adjective, dot·ti·er, dot·ti·est. Informal.

crazy or eccentric.
feeble or unsteady in gait.
very enthusiastic or infatuated (usually followed by about or over).

Origin of dotty

1805–15; perhaps dott(ard) variant of dotard + -y1
Related formsdot·ti·ly, adverbdot·ti·ness, noun



adjective, dot·ti·er, dot·ti·est.

marked with dots; dotted.

Origin of dotty

First recorded in 1805–15; dot1 + -y1
Related formsdot·ti·ness, noun


or Dot·ty



a female given name, form of Dorothea and Dorothy. Unabridged Based on the Random House Unabridged Dictionary, © Random House, Inc. 2019

Examples from the Web for dotty

Contemporary Examples of dotty

Historical Examples of dotty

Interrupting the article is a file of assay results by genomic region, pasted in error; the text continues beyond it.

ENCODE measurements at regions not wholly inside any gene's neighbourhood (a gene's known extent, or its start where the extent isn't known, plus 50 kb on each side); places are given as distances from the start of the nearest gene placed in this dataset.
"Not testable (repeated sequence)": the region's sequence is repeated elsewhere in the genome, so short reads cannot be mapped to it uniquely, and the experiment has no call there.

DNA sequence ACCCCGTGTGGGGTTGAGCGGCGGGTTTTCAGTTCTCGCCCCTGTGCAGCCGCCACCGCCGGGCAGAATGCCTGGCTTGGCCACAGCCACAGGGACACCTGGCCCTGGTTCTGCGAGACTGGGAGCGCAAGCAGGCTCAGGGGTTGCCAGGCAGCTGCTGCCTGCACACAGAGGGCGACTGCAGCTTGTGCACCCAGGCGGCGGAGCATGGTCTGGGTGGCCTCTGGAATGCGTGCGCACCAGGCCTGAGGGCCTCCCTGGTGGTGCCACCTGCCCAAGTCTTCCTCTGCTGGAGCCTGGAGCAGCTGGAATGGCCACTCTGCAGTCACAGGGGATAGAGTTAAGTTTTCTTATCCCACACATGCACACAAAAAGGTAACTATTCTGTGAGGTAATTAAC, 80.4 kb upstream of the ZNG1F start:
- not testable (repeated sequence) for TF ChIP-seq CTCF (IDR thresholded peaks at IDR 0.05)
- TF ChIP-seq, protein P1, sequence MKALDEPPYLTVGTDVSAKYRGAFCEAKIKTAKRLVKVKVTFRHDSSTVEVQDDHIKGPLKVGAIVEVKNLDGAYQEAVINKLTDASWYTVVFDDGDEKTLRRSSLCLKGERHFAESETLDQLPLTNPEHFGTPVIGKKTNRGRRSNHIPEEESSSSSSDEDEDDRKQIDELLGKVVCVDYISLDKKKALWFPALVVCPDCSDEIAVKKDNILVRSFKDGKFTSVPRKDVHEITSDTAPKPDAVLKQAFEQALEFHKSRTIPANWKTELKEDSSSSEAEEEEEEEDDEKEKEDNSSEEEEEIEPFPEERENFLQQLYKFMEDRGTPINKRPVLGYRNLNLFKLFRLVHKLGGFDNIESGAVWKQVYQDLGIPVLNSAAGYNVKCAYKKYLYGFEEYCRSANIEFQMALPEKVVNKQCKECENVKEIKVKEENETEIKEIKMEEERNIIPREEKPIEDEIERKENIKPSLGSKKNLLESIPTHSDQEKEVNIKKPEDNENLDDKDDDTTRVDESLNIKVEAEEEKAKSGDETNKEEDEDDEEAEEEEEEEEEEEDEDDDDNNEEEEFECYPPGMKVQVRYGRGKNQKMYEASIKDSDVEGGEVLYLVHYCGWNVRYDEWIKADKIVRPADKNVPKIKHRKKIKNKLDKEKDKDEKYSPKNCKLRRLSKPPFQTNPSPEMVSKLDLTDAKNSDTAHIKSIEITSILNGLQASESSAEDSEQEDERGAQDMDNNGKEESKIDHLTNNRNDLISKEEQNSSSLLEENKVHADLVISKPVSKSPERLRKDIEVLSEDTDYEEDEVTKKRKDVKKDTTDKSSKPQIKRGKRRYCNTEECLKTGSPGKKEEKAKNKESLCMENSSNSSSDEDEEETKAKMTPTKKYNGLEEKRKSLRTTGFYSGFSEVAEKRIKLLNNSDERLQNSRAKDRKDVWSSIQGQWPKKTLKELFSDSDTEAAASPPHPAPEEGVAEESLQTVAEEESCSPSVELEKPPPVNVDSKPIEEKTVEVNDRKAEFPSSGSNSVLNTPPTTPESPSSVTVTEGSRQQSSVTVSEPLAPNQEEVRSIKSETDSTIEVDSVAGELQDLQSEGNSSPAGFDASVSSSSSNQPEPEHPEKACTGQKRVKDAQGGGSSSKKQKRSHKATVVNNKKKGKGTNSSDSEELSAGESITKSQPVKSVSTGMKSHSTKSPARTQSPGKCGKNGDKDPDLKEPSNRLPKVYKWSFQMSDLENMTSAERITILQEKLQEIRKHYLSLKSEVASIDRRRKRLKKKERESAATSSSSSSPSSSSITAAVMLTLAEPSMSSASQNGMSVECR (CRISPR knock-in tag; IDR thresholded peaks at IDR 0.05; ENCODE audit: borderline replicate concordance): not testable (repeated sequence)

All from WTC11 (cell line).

• Dotty unrolled herself from the curtain with a triumphant smile.

  • Dotty tried to think there might be time enough, after all, to find the rings.

  • At the mention of rings, Dotty blushed, and stole a glance at Mrs. Allen.

  • Why, Dotty, I've excused you to Mrs. Pragoff, and it wouldn't be polite to go now.

  • Dotty, it seems, was feeling very much like a bitter-sour apple.

British Dictionary definitions for dotty


adjective -tier or -tiest

slang, mainly British feeble-minded; slightly crazy
British slang (foll by about) extremely fond (of)
marked with dots
Derived Formsdottily, adverbdottiness, noun

Word Origin for dotty

C19: from dot 1 : sense development of 1 from meaning of "unsteady on one's feet"
Collins English Dictionary - Complete & Unabridged 2012 Digital Edition © William Collins Sons & Co. Ltd. 1979, 1986 © HarperCollins Publishers 1998, 2000, 2003, 2005, 2006, 2007, 2009, 2012

Word Origin and History for dotty

1812, "full of dots," from dot (n.) + -y (2). Meaning "silly" is from c.1400, in dotypolle "dotty poll" (i.e. "dotty head"), in which case the first element is from dote (v.).

Online Etymology Dictionary, © 2010 Douglas Harper